According to The Arcview Group, the U.S. legal cannabis industry represented over $6.7 billion 2016 and is expected to grow to between $22 and $50 billion over the next 10 years. Legalization of the medical cannabis industry began in 1996 with California’s passage of the Compassionate Use Act.  Since then it has operated in a quasi-legal environment with conflicting laws throughout the land, while growing exponentially.  2014 marked the beginning of adult recreational cannabis legalization with Colorado and Washington leading the way.  Today there are 29 states that have legalized either medical only or medical and adult recreational cannabis production, distribution, retail and consumption.  Gallop recently reported 64 percent of Americans support cannabis legalization nationally. In this vibrant space, Vertical is a pioneer and is the first to offer fully integrated services from legal compliance and operation of cultivation to extraction, product development and marketing.

Dorne brings literally a lifetime of experience in food services and the restaurant industry to Vertical. From her family’s restaurant to founding the giant Fresh and Ready Foods, Dorne has a proven track record in food manufacturing and perishable packaged food distribution and has built an extensive network of customers ranging from airlines and hospitals to convention centers, the military and convenience stores, all the while working under the rigorous scrutiny of FDA and USDA regulations.  She is a member of the YPO Global One chapter and is the current Chair of the Women’s Network (WYN).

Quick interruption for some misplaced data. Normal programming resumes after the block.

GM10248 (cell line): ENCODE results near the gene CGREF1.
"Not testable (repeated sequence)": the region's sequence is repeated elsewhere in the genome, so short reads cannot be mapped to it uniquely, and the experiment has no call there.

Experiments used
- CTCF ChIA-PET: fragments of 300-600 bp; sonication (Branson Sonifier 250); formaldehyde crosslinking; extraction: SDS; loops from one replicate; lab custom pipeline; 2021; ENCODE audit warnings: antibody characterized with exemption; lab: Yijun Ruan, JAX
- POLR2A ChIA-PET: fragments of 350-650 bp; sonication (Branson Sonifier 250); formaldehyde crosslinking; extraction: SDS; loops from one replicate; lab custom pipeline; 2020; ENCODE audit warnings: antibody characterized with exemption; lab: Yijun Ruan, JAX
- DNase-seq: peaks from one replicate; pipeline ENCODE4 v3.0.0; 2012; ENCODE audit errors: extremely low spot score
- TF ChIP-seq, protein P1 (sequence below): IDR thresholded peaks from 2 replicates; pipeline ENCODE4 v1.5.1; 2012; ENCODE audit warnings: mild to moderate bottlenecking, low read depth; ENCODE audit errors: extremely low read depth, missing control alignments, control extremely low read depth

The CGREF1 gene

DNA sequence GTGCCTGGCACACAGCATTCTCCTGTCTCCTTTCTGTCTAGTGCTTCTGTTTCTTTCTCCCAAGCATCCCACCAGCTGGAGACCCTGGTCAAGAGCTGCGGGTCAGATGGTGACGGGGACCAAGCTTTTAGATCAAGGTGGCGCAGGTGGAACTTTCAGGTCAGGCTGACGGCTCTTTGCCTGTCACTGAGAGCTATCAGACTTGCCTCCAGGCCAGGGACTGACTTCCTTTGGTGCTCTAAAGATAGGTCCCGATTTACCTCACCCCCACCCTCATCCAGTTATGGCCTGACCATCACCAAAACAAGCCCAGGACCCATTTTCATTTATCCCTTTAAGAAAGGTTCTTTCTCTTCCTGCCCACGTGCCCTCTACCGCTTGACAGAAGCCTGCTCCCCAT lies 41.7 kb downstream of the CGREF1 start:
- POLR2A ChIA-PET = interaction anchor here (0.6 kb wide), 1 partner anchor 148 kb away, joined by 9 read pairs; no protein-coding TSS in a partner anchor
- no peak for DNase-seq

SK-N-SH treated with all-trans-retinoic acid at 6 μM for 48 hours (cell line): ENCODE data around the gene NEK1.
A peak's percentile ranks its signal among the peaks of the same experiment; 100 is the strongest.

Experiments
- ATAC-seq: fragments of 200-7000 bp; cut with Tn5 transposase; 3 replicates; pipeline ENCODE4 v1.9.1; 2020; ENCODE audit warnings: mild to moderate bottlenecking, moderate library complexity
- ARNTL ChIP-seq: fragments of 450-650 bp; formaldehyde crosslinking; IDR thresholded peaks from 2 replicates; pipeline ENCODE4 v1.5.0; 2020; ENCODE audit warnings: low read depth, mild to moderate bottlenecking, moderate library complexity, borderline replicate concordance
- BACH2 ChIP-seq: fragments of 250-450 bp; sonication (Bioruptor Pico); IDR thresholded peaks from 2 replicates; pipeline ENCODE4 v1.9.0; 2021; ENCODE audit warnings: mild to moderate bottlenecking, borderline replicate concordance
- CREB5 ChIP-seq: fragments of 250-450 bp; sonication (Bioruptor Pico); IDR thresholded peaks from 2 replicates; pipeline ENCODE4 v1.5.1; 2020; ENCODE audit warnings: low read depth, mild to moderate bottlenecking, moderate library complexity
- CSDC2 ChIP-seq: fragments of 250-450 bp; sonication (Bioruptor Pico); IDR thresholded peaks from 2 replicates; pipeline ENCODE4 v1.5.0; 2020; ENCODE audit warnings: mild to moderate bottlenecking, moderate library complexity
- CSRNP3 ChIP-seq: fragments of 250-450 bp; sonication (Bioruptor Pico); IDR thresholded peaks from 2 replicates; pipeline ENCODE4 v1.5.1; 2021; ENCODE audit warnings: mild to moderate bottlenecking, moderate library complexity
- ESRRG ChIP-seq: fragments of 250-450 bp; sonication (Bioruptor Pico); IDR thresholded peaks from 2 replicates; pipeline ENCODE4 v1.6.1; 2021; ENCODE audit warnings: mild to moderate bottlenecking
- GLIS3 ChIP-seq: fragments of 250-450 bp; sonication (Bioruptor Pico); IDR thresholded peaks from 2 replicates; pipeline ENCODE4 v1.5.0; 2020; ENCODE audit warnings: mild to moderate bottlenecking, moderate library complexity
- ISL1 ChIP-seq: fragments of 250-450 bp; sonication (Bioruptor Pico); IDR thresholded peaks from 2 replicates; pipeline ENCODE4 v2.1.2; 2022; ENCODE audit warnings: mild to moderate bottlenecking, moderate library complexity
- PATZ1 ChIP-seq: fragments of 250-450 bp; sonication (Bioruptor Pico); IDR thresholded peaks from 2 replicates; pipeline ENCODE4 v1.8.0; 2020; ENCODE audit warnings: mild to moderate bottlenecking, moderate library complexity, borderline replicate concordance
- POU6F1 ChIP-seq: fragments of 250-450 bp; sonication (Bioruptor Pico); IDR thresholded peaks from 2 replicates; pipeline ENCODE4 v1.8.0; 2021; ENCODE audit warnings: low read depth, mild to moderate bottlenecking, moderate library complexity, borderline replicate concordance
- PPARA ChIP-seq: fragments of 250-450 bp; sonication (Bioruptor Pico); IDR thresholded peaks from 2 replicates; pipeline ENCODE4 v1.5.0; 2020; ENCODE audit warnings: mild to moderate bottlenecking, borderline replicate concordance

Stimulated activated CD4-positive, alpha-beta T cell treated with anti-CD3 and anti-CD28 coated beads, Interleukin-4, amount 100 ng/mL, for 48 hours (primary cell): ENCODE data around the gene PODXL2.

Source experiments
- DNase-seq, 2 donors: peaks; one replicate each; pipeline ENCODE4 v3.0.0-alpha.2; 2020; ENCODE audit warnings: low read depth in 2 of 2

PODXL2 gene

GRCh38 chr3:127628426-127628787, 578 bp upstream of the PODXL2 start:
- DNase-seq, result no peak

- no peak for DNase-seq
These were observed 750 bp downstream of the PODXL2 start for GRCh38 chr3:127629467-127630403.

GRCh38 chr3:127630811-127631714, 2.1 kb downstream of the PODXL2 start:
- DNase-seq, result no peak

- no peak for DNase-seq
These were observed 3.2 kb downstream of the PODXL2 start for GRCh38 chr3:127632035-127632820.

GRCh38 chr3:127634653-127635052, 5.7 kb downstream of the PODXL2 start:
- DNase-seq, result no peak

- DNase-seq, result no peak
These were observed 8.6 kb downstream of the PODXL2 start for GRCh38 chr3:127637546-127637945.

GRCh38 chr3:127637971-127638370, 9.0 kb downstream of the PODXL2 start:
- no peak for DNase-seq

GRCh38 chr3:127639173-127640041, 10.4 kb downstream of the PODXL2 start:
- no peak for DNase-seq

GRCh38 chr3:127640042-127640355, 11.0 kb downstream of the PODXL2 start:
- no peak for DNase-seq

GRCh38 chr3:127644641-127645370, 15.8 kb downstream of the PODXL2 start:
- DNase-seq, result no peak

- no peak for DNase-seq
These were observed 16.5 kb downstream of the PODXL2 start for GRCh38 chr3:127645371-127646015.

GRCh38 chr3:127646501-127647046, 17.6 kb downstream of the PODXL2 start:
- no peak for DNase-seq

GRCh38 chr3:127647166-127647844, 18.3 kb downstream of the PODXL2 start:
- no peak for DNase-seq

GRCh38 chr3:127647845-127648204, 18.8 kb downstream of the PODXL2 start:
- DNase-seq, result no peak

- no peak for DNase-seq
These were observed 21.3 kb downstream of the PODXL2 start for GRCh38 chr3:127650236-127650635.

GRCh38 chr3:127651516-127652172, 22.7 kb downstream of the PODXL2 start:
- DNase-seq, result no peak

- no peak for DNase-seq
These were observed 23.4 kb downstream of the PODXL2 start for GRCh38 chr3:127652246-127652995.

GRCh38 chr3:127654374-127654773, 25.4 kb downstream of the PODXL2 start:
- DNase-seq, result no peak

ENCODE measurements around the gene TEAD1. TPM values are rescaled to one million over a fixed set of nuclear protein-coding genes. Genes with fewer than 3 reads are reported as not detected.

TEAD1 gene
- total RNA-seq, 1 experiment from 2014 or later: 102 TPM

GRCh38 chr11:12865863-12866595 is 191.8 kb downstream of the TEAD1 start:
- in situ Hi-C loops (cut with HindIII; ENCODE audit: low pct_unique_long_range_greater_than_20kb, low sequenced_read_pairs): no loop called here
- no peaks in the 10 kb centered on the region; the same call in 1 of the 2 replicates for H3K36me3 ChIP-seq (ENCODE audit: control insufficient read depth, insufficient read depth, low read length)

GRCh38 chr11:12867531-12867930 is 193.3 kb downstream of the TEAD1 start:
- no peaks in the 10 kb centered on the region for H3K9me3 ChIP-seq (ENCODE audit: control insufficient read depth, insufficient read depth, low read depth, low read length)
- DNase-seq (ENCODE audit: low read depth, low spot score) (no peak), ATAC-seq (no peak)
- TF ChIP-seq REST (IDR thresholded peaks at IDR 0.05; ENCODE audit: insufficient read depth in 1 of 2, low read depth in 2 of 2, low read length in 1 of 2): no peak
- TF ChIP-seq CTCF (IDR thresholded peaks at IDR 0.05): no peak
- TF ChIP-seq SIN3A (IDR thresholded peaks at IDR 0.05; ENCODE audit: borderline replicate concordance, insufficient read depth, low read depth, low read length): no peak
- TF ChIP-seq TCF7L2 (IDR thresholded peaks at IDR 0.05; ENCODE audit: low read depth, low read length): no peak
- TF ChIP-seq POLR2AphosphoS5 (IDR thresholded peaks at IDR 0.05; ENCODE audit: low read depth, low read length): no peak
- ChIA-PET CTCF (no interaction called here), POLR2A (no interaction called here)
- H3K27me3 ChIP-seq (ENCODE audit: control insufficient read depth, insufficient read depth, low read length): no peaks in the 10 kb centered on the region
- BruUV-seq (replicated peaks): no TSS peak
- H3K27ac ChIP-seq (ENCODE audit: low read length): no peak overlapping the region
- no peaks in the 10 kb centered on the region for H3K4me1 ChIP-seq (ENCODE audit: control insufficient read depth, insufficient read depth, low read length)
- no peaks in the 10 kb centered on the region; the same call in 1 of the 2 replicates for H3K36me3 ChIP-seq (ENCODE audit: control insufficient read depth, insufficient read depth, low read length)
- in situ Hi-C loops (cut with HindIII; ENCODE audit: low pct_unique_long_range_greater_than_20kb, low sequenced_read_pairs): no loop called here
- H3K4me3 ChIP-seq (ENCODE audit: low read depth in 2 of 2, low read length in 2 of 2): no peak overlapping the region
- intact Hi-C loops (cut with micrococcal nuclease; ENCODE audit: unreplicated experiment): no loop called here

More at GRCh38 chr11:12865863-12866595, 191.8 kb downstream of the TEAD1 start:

“After years of suffering from debilitating pain and crippling migraines as a result of extensive surgical procedures, I learned first hand about the efficacy of cannabis on pain management,” said Dorne. “All too often our culture is quick to treat pain with a pill and we’ve all seen what that has gotten us. I believe that legal cannabis can be a part of a legal, safer and healthier alternative and I’m thrilled to join the team that can help make this happen.”